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[Newspaper cutting, source unknown, 19th - early 20th C.]

TO THE EDITOR. Sir,—At a meeting of the Vestry of this parish on October 5th, a remark was made by one of the Vestry, and echoed by our friend the Jackdaw in your last week's impression, which I think is calculated to mislead many of your readers with regard to the management of the above school. He there stated "that there is practically only one trustee, for no one knows where the others are, as they may be at Halifax. New York, or anywhere else." This is incorrect; the present trustees are —Messrs. Alfred Bevington, Charles Fauntleroy, John Cox, Edward M'Murdo, and Thomas Maskew. The first three gentlemen have for years been at almost every meeting for the transaction of business, unless through illness unable to attend. The following is an extract from the minutes relating to the election of trustees of the Free School, Bermondsey, bearing date 17th September, 1804:— "Whenever the trustees are reduced to four, it is the duty of the minister, churchwardens, and overseers, to nominate proper persons (being vestrymen) to fill up the number to six or eight, and it will be for the convenience of the Governors if they are nominated out of their body." I may here remark that a new trust deed would entail an expense which should, if possible, be avoided. Besides these trustees, who we may call the Tory element in the direction of the school, the churchwardens, sidesmen, and overseers for the time being are, by right of office, governors, consequently every year fresh blood is infused into the government of the school, and, indeed, they being in the proportion of eight to the five trustees, the majority must always rest with those annually chosen, independent of which the churchwarden is chairman of the Governors, and, therefore, entitled to a double vote. The practical working of the school is, I think, best shown by the results of the education, one of our late churchwardens being brought up in the school. Several scholars now hold good appointments under the parish; a late scholar is now a partner in one of the largest firms in the City; others are receiving as much as £1,000 a year and very many are holding responsible situations in South London. These have all been pupils of the present respected master since he has for the last thirty-eight years occupied the post.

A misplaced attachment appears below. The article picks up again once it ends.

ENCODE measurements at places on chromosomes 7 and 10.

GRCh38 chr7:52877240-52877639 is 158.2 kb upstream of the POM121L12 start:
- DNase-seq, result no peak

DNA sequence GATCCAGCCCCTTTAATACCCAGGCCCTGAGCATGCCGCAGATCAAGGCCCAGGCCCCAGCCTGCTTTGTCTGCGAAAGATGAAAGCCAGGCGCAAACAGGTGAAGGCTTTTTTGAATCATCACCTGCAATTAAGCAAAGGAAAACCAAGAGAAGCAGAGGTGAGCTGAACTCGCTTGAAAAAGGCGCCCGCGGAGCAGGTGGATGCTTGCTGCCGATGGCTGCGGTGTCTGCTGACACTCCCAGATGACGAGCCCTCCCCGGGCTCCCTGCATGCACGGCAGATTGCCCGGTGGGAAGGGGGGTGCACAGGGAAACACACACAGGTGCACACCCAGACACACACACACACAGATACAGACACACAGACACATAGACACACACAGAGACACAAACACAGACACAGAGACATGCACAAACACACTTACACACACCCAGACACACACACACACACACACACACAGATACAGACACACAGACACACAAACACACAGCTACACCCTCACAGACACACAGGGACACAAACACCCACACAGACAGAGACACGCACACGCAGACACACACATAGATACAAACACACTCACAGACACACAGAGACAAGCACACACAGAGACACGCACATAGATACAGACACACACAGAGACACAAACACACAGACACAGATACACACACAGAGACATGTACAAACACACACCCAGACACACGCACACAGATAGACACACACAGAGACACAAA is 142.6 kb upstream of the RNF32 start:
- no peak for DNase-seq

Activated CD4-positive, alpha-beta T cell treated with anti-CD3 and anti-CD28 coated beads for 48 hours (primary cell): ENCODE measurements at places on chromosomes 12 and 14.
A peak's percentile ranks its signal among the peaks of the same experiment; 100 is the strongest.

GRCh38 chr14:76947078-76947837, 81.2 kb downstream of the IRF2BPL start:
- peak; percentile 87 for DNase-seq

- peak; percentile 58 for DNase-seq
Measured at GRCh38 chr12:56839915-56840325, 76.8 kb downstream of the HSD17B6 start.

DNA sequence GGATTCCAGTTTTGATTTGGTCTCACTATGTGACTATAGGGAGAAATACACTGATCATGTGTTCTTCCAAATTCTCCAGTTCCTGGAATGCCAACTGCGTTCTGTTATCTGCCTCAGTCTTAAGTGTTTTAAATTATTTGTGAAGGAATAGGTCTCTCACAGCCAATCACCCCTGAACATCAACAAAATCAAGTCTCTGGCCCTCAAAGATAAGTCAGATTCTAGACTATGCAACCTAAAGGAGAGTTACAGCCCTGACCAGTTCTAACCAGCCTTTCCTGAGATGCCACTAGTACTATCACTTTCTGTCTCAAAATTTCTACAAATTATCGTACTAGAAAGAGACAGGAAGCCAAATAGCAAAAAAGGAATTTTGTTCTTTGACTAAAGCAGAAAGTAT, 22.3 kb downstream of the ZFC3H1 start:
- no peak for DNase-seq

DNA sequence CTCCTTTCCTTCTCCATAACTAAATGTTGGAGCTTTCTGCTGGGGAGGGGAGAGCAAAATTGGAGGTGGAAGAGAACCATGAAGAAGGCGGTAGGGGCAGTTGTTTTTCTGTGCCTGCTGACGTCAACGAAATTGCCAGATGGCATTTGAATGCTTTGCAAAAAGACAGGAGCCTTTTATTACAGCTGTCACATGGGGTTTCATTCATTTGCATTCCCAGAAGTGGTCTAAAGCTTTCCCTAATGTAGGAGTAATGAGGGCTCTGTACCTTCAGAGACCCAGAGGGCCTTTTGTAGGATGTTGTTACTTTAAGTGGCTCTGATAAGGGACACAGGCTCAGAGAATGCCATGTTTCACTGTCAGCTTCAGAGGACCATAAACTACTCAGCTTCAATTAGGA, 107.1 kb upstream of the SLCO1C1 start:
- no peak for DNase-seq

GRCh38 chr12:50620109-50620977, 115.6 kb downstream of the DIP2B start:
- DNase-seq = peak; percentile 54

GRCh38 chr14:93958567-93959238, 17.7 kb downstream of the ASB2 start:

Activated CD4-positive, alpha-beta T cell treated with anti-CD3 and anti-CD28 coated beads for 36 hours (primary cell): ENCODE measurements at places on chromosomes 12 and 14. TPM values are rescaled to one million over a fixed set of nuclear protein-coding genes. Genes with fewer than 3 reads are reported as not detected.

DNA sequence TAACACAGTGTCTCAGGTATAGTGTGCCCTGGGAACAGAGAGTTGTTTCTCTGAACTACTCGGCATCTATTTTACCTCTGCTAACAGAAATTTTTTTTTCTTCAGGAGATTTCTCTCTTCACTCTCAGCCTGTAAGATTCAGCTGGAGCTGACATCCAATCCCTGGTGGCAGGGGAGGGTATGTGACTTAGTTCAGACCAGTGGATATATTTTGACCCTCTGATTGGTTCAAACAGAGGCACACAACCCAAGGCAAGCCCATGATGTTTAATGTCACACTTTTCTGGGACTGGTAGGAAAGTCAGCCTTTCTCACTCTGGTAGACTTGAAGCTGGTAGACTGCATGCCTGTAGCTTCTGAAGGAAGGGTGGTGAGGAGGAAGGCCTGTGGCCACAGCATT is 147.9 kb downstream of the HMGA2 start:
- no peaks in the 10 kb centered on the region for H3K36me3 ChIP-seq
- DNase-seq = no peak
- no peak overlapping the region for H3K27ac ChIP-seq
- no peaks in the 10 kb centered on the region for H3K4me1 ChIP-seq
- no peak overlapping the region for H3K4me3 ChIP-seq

I remain, Sir, yours faithfully, TRUTH.